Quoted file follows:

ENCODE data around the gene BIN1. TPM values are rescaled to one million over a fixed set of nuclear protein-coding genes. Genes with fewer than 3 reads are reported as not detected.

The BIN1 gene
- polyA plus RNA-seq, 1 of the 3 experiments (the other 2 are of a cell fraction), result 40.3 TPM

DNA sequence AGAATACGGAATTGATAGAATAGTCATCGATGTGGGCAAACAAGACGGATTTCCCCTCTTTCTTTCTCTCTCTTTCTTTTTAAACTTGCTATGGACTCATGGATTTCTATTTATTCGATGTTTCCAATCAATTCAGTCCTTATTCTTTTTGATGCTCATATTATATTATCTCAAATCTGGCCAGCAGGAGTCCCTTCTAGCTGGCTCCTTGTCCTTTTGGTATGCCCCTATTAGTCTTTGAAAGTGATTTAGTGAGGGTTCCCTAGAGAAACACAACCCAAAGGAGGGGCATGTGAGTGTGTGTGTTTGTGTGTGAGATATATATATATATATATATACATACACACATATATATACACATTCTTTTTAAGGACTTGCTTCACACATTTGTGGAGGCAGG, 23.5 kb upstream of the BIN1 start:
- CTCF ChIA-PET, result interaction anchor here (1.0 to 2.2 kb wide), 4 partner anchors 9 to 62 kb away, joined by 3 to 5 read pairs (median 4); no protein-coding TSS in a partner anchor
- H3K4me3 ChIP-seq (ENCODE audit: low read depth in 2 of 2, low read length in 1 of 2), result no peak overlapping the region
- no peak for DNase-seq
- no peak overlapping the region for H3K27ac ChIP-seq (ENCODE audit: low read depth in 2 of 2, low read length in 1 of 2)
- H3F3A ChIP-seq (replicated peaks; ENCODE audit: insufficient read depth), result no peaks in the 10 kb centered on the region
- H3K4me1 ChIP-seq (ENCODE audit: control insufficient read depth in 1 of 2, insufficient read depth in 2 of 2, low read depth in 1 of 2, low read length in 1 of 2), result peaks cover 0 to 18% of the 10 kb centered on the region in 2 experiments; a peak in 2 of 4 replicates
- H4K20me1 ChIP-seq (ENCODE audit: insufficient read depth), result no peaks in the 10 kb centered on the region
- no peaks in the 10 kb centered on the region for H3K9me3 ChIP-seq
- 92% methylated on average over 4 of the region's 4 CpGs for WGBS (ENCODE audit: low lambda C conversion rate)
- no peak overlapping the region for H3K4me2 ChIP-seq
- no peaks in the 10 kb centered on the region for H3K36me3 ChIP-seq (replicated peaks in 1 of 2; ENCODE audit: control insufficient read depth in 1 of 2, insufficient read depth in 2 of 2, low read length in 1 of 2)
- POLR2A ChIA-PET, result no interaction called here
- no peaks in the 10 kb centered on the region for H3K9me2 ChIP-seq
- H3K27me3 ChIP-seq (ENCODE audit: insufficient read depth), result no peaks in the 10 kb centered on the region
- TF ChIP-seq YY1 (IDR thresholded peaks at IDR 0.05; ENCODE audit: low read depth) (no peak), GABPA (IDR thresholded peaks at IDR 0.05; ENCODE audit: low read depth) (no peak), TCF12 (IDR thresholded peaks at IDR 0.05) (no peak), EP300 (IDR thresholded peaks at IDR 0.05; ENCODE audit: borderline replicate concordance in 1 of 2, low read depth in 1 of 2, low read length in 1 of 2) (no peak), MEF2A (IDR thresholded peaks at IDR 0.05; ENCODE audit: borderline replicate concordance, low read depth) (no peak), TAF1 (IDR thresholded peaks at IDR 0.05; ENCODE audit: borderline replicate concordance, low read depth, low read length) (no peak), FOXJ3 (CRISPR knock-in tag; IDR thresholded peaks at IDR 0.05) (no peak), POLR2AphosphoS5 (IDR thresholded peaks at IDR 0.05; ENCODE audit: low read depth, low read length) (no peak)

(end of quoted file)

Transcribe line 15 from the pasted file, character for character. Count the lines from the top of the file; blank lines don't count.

- no peaks in the 10 kb centered on the region for H3K36me3 ChIP-seq (replicated peaks in 1 of 2; ENCODE audit: control insufficient read depth in 1 of 2, insufficient read depth in 2 of 2, low read length in 1 of 2)